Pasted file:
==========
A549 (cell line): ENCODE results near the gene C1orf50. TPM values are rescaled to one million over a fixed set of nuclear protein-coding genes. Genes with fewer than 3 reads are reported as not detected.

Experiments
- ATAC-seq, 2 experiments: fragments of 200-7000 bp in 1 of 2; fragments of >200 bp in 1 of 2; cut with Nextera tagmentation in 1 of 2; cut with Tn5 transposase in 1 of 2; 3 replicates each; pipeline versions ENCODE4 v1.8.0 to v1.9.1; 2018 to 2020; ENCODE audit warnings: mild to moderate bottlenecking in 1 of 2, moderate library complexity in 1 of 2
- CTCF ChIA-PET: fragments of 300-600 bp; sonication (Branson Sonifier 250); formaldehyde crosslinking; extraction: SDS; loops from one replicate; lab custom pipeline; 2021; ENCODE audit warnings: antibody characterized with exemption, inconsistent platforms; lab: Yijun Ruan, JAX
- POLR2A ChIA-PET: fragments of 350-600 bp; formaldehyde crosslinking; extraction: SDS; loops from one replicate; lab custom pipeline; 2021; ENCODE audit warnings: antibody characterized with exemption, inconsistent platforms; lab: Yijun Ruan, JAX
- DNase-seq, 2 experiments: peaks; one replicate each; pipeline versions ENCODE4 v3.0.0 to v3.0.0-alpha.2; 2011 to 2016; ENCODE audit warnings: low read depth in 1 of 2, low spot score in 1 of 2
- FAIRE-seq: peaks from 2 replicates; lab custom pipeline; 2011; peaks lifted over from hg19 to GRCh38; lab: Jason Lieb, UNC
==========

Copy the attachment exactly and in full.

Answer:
A549 (cell line): ENCODE results near the gene C1orf50. TPM values are rescaled to one million over a fixed set of nuclear protein-coding genes. Genes with fewer than 3 reads are reported as not detected.

Experiments
- ATAC-seq, 2 experiments: fragments of 200-7000 bp in 1 of 2; fragments of >200 bp in 1 of 2; cut with Nextera tagmentation in 1 of 2; cut with Tn5 transposase in 1 of 2; 3 replicates each; pipeline versions ENCODE4 v1.8.0 to v1.9.1; 2018 to 2020; ENCODE audit warnings: mild to moderate bottlenecking in 1 of 2, moderate library complexity in 1 of 2
- CTCF ChIA-PET: fragments of 300-600 bp; sonication (Branson Sonifier 250); formaldehyde crosslinking; extraction: SDS; loops from one replicate; lab custom pipeline; 2021; ENCODE audit warnings: antibody characterized with exemption, inconsistent platforms; lab: Yijun Ruan, JAX
- POLR2A ChIA-PET: fragments of 350-600 bp; formaldehyde crosslinking; extraction: SDS; loops from one replicate; lab custom pipeline; 2021; ENCODE audit warnings: antibody characterized with exemption, inconsistent platforms; lab: Yijun Ruan, JAX
- DNase-seq, 2 experiments: peaks; one replicate each; pipeline versions ENCODE4 v3.0.0 to v3.0.0-alpha.2; 2011 to 2016; ENCODE audit warnings: low read depth in 1 of 2, low spot score in 1 of 2
- FAIRE-seq: peaks from 2 replicates; lab custom pipeline; 2011; peaks lifted over from hg19 to GRCh38; lab: Jason Lieb, UNC